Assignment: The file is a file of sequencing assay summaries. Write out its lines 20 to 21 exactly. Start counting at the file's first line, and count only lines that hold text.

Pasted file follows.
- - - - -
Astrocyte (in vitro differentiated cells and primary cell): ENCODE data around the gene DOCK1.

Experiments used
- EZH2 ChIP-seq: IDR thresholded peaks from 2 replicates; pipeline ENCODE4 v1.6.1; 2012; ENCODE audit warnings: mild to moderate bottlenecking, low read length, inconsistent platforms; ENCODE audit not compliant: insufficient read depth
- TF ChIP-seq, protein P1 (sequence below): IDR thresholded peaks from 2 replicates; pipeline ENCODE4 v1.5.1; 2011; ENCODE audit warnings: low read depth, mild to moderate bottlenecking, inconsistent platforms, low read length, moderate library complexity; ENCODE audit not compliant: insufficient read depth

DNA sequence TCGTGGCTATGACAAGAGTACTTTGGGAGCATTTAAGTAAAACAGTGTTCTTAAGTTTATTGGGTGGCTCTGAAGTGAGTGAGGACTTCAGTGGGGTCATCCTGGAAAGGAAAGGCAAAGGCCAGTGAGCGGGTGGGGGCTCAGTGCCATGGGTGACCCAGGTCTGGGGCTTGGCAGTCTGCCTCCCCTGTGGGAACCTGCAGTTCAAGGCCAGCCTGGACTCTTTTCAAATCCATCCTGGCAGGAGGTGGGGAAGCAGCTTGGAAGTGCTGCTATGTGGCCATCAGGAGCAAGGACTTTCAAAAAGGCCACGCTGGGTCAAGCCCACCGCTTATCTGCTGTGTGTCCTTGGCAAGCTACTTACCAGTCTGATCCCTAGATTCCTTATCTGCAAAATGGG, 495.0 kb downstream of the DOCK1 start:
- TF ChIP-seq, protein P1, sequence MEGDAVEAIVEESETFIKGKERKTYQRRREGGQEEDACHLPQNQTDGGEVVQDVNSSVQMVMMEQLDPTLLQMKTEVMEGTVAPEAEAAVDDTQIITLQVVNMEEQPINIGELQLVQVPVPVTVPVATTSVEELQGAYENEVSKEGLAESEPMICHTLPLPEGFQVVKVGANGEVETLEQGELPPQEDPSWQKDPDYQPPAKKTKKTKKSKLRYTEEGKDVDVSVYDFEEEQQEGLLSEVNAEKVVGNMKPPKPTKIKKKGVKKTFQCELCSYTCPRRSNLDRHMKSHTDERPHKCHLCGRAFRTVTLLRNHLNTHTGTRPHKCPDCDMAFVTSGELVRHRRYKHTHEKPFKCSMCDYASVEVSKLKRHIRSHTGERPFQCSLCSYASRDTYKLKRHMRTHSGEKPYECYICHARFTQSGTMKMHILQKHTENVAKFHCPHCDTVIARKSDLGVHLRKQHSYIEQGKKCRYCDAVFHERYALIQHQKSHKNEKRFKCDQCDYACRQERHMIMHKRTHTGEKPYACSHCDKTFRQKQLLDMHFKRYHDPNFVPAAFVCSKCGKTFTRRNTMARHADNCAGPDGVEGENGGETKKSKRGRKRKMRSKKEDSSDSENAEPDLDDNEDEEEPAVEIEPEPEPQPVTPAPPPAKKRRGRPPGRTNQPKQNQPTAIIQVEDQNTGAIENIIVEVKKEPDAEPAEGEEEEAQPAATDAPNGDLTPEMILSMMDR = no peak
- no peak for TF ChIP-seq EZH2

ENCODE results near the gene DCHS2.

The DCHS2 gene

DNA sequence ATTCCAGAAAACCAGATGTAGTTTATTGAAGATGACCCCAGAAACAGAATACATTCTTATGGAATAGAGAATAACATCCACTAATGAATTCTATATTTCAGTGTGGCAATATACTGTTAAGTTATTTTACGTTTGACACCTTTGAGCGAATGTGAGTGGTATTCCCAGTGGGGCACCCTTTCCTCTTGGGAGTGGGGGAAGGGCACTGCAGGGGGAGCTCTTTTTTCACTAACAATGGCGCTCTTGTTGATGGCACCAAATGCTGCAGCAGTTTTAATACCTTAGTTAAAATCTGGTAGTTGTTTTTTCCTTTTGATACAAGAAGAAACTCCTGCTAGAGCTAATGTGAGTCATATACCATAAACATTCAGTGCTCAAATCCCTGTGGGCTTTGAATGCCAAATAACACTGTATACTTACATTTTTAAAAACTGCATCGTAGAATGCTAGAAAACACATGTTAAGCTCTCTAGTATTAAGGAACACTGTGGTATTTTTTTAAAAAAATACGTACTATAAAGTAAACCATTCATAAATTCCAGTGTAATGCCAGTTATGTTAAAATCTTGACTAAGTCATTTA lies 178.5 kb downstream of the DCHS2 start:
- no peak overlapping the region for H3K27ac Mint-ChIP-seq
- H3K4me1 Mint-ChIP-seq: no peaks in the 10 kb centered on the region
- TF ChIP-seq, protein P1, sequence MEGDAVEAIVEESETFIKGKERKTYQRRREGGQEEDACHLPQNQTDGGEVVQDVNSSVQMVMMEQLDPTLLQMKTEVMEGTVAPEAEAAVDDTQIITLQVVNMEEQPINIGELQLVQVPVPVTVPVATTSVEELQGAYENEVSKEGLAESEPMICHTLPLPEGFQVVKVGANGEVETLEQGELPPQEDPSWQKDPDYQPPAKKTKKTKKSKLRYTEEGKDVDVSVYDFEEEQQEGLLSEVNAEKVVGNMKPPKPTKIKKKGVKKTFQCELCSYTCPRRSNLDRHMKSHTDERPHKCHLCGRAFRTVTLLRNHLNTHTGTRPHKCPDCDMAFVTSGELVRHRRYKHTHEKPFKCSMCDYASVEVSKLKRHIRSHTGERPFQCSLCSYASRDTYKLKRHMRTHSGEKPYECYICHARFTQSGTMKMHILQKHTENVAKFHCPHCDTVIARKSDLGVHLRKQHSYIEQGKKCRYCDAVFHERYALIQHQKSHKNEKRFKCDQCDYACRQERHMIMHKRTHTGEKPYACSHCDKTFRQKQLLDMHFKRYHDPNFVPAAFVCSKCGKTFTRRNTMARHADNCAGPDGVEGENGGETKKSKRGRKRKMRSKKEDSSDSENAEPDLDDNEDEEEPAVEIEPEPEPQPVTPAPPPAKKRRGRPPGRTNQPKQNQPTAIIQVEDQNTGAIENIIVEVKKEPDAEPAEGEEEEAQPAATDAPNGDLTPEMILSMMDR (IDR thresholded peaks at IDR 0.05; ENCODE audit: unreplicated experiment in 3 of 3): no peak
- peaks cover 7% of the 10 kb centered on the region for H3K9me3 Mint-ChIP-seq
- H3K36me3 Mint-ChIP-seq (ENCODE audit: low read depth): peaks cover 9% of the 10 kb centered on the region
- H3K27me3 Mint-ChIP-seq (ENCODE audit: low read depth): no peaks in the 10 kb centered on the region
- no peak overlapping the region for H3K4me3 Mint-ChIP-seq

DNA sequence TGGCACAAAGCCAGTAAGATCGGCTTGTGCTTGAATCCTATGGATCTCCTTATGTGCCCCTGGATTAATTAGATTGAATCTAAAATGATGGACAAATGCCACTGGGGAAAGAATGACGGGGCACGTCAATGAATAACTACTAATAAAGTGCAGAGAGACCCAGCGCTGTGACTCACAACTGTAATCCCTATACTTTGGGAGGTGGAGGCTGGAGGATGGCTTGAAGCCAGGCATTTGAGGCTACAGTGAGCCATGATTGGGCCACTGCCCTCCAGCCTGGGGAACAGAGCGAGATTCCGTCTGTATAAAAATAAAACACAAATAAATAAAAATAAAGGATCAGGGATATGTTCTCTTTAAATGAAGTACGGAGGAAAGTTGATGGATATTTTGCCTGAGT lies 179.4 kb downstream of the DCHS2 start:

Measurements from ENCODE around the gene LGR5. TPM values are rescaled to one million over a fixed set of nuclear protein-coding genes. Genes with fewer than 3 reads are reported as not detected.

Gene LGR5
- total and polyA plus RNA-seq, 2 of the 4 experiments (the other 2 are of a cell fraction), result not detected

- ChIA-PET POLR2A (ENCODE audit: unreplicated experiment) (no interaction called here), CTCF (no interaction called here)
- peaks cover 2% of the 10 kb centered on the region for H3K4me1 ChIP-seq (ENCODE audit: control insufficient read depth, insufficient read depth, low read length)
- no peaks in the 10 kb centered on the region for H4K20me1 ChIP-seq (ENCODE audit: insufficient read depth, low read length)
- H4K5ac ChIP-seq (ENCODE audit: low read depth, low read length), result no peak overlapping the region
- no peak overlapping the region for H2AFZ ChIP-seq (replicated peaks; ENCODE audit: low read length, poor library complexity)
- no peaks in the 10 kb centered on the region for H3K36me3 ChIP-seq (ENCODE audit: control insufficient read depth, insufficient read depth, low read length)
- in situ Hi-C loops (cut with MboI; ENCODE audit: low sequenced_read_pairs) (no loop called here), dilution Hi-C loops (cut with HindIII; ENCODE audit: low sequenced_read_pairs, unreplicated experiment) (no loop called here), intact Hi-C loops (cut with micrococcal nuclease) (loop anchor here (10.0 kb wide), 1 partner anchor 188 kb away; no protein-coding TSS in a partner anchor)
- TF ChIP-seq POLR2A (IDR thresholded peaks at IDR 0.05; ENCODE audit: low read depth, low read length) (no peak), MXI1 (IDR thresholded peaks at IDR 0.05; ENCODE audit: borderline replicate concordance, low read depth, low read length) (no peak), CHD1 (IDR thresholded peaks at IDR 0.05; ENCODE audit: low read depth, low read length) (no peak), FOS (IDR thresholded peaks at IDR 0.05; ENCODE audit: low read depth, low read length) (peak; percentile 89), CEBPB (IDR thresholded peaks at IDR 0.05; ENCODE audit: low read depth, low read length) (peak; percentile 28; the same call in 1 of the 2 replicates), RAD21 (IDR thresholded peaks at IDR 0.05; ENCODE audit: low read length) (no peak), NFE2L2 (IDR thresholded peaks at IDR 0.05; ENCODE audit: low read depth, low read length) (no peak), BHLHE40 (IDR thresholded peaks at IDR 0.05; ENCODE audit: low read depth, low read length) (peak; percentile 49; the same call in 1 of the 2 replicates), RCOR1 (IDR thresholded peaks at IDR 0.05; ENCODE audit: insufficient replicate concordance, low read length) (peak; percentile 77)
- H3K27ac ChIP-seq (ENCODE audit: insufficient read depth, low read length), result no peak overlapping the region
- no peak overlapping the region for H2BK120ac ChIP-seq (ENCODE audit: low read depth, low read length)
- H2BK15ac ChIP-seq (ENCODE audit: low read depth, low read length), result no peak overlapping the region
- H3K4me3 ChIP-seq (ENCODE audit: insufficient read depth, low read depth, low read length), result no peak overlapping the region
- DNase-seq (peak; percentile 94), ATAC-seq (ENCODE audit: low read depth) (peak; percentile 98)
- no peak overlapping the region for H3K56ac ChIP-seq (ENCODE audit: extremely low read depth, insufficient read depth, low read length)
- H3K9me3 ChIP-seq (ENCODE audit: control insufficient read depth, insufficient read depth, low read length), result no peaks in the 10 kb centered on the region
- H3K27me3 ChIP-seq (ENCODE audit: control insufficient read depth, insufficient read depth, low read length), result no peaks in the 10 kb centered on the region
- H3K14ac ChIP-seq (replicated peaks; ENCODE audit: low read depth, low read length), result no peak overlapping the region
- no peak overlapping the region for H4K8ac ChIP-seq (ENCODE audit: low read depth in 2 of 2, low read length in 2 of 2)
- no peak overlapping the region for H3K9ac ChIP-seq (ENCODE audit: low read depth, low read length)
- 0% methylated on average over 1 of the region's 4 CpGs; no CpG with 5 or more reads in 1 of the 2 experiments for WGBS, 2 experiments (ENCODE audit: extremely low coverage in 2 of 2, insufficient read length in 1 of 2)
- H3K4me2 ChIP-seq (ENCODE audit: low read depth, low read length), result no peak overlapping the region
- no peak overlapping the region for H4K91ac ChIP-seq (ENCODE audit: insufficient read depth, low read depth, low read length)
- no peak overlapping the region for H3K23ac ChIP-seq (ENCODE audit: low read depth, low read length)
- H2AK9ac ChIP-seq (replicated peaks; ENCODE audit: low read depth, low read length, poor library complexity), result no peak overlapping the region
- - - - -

Gene LGR5
- total and polyA plus RNA-seq, 2 of the 4 experiments (the other 2 are of a cell fraction), result not detected